Wednesday, February 23, 2011
An unusual surprise garden treat
Our garden is tilled and we are in the planting stages for our late winter/early spring garden.
When my husband (who is our expert family tiller) revved up his engine to till the soil, he uncovered some leftover vegetables deep in the soil where our turnip greens had grown in the fall. There were several pounds of turnips that were uncovered by the tilling process. He collected them and decided to bring them home to see if we could do something with them.
Washing them was a chore and I don't have a photo of how dirty they were when he brought them home but after that job was done I thought we might cook them, though I can't say I was enthusiastic about it.
Even though it is nice to get anything you didn't expect, turnips were never my favorite food. I like turnip greens but the turnips were always something I avoided as a child. I think my mother must have understood this because she never forced me to eat them -- maybe to take an occasional bite but I can't remember anything more than a very small bite and then saying, "No thanks."
They were usually chopped into small pieces boiled in water and served with butter and salt. I didn't think this was a good idea for our few pounds of turnips -- at least not for me, so I decided to try roasting them.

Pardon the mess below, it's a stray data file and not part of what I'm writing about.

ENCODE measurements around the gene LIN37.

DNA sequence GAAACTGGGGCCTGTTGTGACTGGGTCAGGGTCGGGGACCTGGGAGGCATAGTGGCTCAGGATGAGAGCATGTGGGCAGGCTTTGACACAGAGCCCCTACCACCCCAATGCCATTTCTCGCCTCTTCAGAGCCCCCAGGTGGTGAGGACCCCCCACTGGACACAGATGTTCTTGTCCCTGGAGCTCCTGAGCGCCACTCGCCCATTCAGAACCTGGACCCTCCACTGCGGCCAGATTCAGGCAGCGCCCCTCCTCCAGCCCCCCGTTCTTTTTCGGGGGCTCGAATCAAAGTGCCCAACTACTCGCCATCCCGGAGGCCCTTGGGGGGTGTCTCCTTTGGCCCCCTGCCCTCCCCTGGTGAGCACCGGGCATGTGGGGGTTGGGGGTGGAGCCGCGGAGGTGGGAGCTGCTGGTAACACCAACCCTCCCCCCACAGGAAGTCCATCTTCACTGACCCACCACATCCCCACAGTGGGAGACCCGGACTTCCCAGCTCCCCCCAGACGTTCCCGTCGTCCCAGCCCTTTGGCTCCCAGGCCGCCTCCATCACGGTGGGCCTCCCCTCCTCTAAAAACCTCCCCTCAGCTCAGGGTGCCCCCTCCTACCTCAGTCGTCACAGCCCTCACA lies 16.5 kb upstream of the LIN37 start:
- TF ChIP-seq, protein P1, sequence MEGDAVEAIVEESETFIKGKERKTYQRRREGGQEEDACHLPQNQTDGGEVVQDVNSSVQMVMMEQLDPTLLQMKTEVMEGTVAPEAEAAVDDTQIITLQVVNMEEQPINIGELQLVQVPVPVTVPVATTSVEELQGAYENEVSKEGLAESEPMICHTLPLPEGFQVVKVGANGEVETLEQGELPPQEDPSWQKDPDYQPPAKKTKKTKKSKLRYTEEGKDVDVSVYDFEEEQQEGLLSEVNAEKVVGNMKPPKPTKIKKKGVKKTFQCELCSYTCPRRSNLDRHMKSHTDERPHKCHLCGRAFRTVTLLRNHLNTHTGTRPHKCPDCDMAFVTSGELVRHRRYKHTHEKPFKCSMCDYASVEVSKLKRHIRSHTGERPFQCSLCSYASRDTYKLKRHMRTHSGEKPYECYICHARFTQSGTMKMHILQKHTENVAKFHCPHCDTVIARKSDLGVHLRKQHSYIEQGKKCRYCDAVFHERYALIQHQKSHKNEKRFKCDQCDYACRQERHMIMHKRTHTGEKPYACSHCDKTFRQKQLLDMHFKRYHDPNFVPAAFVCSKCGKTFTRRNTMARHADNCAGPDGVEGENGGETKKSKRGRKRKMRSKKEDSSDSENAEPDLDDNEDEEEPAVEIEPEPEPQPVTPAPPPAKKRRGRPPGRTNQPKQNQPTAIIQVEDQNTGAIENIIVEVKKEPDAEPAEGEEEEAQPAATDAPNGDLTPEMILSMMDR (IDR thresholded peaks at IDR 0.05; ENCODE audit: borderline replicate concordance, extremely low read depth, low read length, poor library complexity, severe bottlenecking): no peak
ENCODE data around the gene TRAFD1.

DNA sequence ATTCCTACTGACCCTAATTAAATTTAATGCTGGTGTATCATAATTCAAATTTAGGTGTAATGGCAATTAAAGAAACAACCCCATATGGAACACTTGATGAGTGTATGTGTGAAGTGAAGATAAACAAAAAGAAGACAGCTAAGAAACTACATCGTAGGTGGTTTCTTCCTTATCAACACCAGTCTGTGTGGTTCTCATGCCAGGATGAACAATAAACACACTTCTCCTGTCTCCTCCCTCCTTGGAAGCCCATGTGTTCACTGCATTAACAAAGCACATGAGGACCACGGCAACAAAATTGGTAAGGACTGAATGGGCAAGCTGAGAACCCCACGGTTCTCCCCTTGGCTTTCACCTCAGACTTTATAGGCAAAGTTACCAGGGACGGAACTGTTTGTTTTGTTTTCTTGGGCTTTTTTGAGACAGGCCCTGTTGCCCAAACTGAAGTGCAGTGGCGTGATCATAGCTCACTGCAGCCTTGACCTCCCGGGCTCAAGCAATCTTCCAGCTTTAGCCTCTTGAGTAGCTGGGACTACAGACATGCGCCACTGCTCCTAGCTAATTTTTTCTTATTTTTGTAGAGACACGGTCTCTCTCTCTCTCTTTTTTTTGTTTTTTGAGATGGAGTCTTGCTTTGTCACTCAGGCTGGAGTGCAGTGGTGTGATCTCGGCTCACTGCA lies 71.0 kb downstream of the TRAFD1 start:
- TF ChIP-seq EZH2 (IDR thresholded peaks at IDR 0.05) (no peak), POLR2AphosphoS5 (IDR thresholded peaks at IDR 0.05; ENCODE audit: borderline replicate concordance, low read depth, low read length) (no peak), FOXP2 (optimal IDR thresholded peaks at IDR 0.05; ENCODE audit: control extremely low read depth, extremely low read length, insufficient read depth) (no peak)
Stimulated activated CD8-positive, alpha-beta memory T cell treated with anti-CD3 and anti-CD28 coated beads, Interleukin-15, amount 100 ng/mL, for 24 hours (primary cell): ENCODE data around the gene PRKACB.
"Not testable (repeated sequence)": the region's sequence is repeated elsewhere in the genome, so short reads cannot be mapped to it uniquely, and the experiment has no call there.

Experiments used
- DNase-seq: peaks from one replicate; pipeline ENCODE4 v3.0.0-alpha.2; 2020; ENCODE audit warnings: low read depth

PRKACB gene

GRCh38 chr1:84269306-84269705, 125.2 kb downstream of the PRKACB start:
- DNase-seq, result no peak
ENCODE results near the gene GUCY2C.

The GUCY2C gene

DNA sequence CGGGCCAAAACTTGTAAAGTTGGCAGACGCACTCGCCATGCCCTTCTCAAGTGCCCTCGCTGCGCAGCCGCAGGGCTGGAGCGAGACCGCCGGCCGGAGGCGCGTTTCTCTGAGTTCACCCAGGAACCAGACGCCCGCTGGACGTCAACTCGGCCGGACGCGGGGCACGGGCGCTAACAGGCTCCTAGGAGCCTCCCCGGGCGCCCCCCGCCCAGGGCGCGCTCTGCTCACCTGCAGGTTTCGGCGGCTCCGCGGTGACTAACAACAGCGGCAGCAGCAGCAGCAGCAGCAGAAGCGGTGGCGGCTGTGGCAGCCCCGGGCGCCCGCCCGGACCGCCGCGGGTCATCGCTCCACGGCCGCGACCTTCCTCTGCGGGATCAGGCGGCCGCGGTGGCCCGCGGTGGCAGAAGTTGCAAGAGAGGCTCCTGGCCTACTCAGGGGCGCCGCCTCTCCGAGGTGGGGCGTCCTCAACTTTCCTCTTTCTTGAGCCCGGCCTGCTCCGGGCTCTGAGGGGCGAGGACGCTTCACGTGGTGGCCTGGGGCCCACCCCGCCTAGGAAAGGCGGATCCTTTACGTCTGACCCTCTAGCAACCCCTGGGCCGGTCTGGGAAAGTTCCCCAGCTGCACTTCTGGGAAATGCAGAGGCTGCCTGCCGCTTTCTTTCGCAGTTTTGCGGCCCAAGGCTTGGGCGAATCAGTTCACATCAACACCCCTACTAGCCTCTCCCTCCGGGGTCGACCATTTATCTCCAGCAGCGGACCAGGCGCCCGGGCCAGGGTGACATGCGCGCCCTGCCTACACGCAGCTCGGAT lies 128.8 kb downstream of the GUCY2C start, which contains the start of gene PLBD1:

My husband had also brought home some stray garlic greens that had grown up in the garden and since baby garlic really has a mild flavor, somewhat like leeks, I decided to try roasting them together.
My first job was peeling the turnips. I thought that after overwintering, they might be hard and pithy but they were mild, sweet and tender.
I cut them in small pieces, lined a pan with parchment paper and oiled the paper with olive oil. Then I put all the cut up pieces of turnip and chopped garlic greens onto the parchment paper, added salt and pepper and poured about two tablespoons of extra virgin olive oil over the top and stirred them a bit with a spatula. I then placed them into a 400 degree oven.
I stirred them about every 15 minutes and cooked them about 40 minutes until they were tender and browned on the edges.
My roasted turnips were a success. Even my 5 year old grandson ate a few. I think the really thought they were potatoes ... but he ate them. My husband was happy because I cooked what he brought home and adding the roasted turnips to my meal of grilled chicken, sugar peas, salad made it a little bit of a treat.